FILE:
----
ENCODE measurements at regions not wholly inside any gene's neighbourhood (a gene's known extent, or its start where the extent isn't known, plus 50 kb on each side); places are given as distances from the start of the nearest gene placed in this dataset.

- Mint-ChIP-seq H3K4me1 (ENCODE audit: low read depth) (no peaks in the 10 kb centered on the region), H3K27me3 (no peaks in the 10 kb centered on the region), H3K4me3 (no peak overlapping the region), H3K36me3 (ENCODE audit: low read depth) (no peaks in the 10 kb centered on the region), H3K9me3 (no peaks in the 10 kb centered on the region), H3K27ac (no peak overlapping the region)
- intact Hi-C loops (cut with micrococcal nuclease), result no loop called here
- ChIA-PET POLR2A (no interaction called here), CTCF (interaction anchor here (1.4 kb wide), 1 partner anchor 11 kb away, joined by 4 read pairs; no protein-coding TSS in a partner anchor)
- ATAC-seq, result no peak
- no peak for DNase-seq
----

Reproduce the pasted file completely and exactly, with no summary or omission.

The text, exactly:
ENCODE measurements at regions not wholly inside any gene's neighbourhood (a gene's known extent, or its start where the extent isn't known, plus 50 kb on each side); places are given as distances from the start of the nearest gene placed in this dataset.

- Mint-ChIP-seq H3K4me1 (ENCODE audit: low read depth) (no peaks in the 10 kb centered on the region), H3K27me3 (no peaks in the 10 kb centered on the region), H3K4me3 (no peak overlapping the region), H3K36me3 (ENCODE audit: low read depth) (no peaks in the 10 kb centered on the region), H3K9me3 (no peaks in the 10 kb centered on the region), H3K27ac (no peak overlapping the region)
- intact Hi-C loops (cut with micrococcal nuclease), result no loop called here
- ChIA-PET POLR2A (no interaction called here), CTCF (interaction anchor here (1.4 kb wide), 1 partner anchor 11 kb away, joined by 4 read pairs; no protein-coding TSS in a partner anchor)
- ATAC-seq, result no peak
- no peak for DNase-seq